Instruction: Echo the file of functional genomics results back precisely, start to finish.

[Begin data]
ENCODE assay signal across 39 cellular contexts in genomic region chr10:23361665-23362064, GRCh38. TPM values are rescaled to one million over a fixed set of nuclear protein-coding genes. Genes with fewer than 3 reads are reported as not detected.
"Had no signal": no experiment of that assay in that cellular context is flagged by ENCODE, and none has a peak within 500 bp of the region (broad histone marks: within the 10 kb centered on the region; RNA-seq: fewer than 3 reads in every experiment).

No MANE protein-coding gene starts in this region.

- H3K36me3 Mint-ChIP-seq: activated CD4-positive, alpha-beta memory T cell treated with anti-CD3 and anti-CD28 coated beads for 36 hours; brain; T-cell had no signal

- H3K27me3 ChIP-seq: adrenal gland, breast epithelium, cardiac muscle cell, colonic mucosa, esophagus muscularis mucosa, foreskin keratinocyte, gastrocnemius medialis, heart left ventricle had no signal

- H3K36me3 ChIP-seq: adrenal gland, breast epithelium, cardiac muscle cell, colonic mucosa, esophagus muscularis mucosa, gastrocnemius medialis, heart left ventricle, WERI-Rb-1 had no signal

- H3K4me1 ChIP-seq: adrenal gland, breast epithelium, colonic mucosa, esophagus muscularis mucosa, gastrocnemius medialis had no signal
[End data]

ENCODE assay signal across 39 cellular contexts in genomic region chr10:23361665-23362064, GRCh38. TPM values are rescaled to one million over a fixed set of nuclear protein-coding genes. Genes with fewer than 3 reads are reported as not detected.
"Had no signal": no experiment of that assay in that cellular context is flagged by ENCODE, and none has a peak within 500 bp of the region (broad histone marks: within the 10 kb centered on the region; RNA-seq: fewer than 3 reads in every experiment).

No MANE protein-coding gene starts in this region.

- H3K36me3 Mint-ChIP-seq: activated CD4-positive, alpha-beta memory T cell treated with anti-CD3 and anti-CD28 coated beads for 36 hours; brain; T-cell had no signal

- H3K27me3 ChIP-seq: adrenal gland, breast epithelium, cardiac muscle cell, colonic mucosa, esophagus muscularis mucosa, foreskin keratinocyte, gastrocnemius medialis, heart left ventricle had no signal

- H3K36me3 ChIP-seq: adrenal gland, breast epithelium, cardiac muscle cell, colonic mucosa, esophagus muscularis mucosa, gastrocnemius medialis, heart left ventricle, WERI-Rb-1 had no signal

- H3K4me1 ChIP-seq: adrenal gland, breast epithelium, colonic mucosa, esophagus muscularis mucosa, gastrocnemius medialis had no signal